In-Depth: Rep. Donald Payne, Jr. (D-NJ) reintroduced this bill from the 115th Congress to make the Dept. of Homeland Security (DHS) better prepared to address increasing threats to school security:
“Nearly twenty years after the massacre at Columbine High School and following an uninterrupted string of school shootings nationwide, American schools remain vulnerable to mass shootings. After the Sandy Hook Elementary School shooting, which left twenty children and six adults dead, the U.S. Department of Homeland Security began directing action to improve school security. Unfortunately, no one has been directed to make sure DHS school security plans are effectively implemented. The CLASS Act will remedy that defect by establishing a council to coordinate the Department’s school security activities. Ensuring that America’s schools are safe from gun violence is a non-partisan objective. Every Member of Congress should be moved by the voices of young people speaking up to demand that their educational facilities be safe from gun violence. I welcome the Department of Homeland Security’s cooperation to make schools safer for everyone.”
This bill has two Democratic cosponsors
in the 116th Congress. Last Congress, it had one cosponsor, Rep. Bennie Thompson (D-MS)
and didn’t receive a committee vote
Of Note: Since the Columbine High School shooting in 1996, school security measures have increased significantly. Today, nearly 100 percent of schools serving 12- to 18-year olds use at least one safety or security measure, including locked doors, security cameras, hallway supervision, controlled building access, metal detectors, and locker checks.
In 2017, the DOJ’s National Institute of Justice reported that “[t]hough there have been a number of high-profile school shootings in the U.S. over the past several years, homicides at schools are rare. Further, today’s students are less likely to be threatened or injured with a weapon (such as a gun, knife, or club) at school than 10 years ago.” Specifically, the National Institute of Justice noted:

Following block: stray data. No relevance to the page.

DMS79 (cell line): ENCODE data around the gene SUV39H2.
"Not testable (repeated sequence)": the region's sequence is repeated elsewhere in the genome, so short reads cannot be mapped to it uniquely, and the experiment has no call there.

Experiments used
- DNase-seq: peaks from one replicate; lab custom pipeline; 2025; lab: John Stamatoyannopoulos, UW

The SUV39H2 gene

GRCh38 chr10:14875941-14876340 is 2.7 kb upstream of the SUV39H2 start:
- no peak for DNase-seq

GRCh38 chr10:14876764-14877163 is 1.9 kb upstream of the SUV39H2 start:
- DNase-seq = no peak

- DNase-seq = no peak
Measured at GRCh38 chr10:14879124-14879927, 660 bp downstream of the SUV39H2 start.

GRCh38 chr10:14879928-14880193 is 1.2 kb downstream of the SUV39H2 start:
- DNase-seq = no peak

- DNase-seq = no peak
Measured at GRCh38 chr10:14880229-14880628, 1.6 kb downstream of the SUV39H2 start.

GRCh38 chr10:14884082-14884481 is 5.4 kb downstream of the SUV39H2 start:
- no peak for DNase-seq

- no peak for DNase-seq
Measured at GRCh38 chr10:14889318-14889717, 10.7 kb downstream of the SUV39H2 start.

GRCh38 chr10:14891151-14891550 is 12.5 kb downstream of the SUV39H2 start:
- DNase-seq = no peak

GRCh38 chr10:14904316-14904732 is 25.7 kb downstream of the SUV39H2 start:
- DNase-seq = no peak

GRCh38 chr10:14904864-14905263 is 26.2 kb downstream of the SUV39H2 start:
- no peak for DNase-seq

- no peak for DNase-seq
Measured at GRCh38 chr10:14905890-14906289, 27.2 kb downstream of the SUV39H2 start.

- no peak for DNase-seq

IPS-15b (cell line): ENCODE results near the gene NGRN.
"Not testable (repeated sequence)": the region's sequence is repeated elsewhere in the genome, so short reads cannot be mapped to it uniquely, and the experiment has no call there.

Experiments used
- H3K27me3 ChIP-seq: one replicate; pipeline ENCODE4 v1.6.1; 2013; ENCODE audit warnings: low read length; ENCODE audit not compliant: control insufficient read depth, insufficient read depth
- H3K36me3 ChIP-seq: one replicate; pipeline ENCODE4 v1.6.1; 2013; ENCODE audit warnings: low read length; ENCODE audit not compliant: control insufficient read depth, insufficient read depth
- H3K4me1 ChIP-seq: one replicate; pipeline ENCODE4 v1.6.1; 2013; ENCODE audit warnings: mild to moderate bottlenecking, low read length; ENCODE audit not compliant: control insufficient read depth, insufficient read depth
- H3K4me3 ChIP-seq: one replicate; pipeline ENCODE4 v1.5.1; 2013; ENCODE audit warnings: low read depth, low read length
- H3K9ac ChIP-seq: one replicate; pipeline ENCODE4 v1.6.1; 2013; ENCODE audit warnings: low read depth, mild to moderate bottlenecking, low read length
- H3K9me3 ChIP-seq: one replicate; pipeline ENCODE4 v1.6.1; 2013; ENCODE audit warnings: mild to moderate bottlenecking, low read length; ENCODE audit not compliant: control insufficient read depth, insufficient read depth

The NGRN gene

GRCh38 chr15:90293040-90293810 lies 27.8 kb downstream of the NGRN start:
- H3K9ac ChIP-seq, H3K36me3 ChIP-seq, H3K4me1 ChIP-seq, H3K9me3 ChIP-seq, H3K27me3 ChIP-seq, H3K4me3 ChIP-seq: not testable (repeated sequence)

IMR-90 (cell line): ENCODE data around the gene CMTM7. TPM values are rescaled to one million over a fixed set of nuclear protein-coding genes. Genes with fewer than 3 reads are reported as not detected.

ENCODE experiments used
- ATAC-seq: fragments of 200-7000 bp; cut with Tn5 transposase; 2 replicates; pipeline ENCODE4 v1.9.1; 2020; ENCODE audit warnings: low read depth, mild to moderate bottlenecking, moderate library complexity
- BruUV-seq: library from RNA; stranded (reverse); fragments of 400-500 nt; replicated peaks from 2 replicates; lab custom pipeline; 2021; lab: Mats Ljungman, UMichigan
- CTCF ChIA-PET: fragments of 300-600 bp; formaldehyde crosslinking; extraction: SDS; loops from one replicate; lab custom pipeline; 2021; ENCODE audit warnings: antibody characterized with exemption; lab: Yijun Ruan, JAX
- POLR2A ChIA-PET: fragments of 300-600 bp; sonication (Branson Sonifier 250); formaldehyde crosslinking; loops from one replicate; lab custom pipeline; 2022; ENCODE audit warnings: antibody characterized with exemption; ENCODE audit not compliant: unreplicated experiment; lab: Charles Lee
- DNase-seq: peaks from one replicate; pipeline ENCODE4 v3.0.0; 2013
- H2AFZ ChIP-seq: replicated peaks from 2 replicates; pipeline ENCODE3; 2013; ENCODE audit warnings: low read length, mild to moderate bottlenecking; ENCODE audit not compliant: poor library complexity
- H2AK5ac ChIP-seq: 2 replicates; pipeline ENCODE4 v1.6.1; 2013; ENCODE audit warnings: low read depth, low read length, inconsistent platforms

- From 2003-2013, fewer students ages 12-18 reported being threatened or injured with a weapon on school property (nine percent in 2003 versus seven percent in 2013);
- From 1993 to 2013, fewer students in grades 9-12 reported carrying a weapon on school property (12 percent in 1993 versus five percent in 2013), and over the same time period, fewer students reported carrying a weapon anywhere, including at school; and
- Since 1992, the percentage of youth homicides occurring at school has been under three percent of the total number of youth homicides.
The National Institute of Justice concluded that “school violence is not so much new as it is something that has gained attention in the past 20 years or so.” However, it also noted that “traumatic events at school are not rare,” when “traumatic events” are defined as shootings, natural disasters, fires, pandemics, homicides, suicides, or intense bullying.
DHS has already stepped up its efforts to prevent gun violence in schools in response to shootings in Parkland, FL and other places. It conducts training exercises and preparedness activities to increase schools’ safety. DHS Secretary Kirsten Nielsen says of these efforts:
“No child should have to worry about their safety when in school. [DHS’] top priority is to keep the American people safe, and we are closely examining ways to better protect our nation’s students and schools from gun violence. While state and local partners have primary responsibility for the physical security at schools, through trainings, best practices guides, workshops, and tabletop exercises, we hope to improve awareness and foster a culture of preparedness. We are working with partners around the country to harden these vulnerable targets. By ensuring administrators and stakeholders in the K-12 and higher education communities, teachers, parents, law enforcement, and first responders are part of this effort, we can better educate the entire community on threats to school safety. The public is often our greatest partner in identifying suspicious activity, and we are strengthening public awareness campaigns to encourage everyone—students, teachers, and their communities—to report suspicious school-related activity to local law enforcement.”
To help coordinate the Department’s wide range of activities, DHS has established a department-wide Executive Steering Committee to drive DHS school security efforts, support state and local efforts, and ensure DHS’ resources and expertise are best leveraged to protect schools against attack.
In March 2018, President Donald Trump appointed Education Secretary Betsy DeVos to lead the Federal Commission on School Safety. This Commission was charged with providing meaningful and actionable recommendations to keep students safe at school. It delivered its final report, outlining a holistic approach to improving school safety, to the president on December 18, 2018. The Commission’s members included: Education Secretary Betsy DeVos, Acting Attorney General Matthew Whitaker, HHS Secretary Alex Azar, and DHS Secretary Kirstjen Nielsen.
Summary by Lorelei Yang
(Photo Credit: iStockphoto.com / Allkindza)